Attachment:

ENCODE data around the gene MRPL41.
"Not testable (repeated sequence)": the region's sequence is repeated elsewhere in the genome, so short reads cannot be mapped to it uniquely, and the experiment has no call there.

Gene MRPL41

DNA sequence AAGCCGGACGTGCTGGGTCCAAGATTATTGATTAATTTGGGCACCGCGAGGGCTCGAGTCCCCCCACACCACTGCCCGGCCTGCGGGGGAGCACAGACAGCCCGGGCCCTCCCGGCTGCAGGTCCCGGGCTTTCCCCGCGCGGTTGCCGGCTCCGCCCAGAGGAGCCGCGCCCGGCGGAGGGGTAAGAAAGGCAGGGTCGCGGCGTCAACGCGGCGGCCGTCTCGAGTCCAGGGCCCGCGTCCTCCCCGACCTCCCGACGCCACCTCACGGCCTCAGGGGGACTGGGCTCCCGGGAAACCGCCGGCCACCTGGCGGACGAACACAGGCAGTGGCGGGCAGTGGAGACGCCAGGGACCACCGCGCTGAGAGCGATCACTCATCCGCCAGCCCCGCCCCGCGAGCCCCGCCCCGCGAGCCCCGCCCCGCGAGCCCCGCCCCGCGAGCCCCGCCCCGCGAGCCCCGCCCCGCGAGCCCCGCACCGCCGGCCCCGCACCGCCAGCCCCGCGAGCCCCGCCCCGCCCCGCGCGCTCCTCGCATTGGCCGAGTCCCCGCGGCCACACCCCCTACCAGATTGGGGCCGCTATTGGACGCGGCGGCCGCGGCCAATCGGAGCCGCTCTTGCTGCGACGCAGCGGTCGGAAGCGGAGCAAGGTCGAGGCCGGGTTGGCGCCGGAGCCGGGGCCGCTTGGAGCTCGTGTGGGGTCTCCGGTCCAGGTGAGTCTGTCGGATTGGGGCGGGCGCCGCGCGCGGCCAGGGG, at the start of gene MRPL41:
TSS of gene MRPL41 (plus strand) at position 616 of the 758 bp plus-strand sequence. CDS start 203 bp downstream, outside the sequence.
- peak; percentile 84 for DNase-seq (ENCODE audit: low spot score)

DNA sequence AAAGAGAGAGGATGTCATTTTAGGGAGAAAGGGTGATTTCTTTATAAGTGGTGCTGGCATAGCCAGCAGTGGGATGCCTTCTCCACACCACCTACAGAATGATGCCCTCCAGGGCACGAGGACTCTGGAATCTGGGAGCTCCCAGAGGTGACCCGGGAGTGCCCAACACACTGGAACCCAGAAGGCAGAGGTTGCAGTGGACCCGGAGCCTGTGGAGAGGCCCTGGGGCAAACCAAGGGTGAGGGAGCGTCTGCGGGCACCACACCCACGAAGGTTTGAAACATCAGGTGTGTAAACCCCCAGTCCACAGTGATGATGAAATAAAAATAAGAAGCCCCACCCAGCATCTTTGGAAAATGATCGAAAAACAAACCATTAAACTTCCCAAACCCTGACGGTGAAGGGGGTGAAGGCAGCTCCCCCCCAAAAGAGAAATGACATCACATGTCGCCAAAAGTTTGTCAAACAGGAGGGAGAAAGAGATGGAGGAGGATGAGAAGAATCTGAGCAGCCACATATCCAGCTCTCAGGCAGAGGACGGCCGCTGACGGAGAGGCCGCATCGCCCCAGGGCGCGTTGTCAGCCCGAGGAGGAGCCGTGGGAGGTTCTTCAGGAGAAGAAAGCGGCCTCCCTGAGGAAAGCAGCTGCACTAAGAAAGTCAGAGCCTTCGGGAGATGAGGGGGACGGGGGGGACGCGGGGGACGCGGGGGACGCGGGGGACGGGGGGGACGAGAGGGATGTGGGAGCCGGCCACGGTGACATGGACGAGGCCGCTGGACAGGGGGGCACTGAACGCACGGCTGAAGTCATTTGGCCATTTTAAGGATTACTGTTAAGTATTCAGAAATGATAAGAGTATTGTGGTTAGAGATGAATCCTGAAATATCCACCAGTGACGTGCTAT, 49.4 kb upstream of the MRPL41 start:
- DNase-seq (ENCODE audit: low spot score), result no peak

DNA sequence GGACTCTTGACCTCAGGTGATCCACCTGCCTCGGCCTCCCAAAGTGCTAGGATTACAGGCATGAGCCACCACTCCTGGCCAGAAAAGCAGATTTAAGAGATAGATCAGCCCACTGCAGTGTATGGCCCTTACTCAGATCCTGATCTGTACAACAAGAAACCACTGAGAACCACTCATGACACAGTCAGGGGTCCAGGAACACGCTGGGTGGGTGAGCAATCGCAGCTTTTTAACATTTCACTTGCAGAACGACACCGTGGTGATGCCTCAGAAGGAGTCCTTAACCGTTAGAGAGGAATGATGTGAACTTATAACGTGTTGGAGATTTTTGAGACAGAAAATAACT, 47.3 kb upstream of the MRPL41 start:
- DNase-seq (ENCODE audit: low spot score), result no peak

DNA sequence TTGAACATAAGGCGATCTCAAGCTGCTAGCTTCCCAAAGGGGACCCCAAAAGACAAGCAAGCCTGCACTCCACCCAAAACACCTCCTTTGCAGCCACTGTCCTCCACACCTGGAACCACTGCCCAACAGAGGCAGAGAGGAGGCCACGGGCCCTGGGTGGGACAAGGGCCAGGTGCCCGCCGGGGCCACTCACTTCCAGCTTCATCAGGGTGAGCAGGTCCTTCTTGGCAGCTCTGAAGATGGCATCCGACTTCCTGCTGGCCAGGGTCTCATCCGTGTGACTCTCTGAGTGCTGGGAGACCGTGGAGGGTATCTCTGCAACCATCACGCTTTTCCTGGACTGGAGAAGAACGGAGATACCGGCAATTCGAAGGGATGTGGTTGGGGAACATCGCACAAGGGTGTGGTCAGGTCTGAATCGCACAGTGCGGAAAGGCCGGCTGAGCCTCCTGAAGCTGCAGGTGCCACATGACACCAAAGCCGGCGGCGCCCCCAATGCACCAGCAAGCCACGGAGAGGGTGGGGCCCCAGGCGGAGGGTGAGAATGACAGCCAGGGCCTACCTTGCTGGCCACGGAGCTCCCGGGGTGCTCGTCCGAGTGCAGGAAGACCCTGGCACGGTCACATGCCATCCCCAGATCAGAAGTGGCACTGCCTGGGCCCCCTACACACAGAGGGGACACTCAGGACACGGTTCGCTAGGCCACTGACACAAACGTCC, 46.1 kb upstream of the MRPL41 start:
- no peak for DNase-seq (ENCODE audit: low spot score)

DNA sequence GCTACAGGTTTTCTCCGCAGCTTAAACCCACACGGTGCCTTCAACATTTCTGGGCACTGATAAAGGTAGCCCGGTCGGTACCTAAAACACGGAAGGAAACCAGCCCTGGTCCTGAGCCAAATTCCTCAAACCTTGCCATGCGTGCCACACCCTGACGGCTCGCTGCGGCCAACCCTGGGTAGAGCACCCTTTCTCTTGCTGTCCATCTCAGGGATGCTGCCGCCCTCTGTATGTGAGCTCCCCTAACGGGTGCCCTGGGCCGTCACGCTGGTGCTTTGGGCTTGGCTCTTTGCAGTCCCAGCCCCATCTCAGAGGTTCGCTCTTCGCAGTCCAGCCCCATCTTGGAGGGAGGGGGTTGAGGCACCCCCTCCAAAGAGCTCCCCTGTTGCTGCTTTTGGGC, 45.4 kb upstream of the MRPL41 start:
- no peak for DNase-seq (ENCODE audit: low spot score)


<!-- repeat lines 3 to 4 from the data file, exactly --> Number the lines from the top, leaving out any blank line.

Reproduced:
Gene MRPL41

DNA sequence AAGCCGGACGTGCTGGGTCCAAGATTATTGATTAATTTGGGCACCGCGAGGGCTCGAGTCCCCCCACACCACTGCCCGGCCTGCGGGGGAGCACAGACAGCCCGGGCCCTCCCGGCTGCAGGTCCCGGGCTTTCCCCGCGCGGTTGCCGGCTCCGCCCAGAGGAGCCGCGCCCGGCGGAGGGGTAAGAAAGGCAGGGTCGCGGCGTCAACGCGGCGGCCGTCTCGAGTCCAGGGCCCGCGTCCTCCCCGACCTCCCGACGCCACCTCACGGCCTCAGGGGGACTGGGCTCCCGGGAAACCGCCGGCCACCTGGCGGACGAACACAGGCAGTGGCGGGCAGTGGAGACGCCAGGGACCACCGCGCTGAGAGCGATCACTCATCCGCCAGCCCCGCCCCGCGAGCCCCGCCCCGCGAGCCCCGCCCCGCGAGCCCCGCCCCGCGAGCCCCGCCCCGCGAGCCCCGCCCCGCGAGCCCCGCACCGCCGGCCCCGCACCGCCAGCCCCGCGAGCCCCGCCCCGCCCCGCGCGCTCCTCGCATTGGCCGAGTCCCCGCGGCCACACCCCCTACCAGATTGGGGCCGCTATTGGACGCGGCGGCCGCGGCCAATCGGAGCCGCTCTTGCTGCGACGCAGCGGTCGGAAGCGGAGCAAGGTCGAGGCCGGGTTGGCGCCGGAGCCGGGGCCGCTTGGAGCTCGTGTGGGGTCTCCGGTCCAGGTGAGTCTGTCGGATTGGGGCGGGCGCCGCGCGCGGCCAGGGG, at the start of gene MRPL41: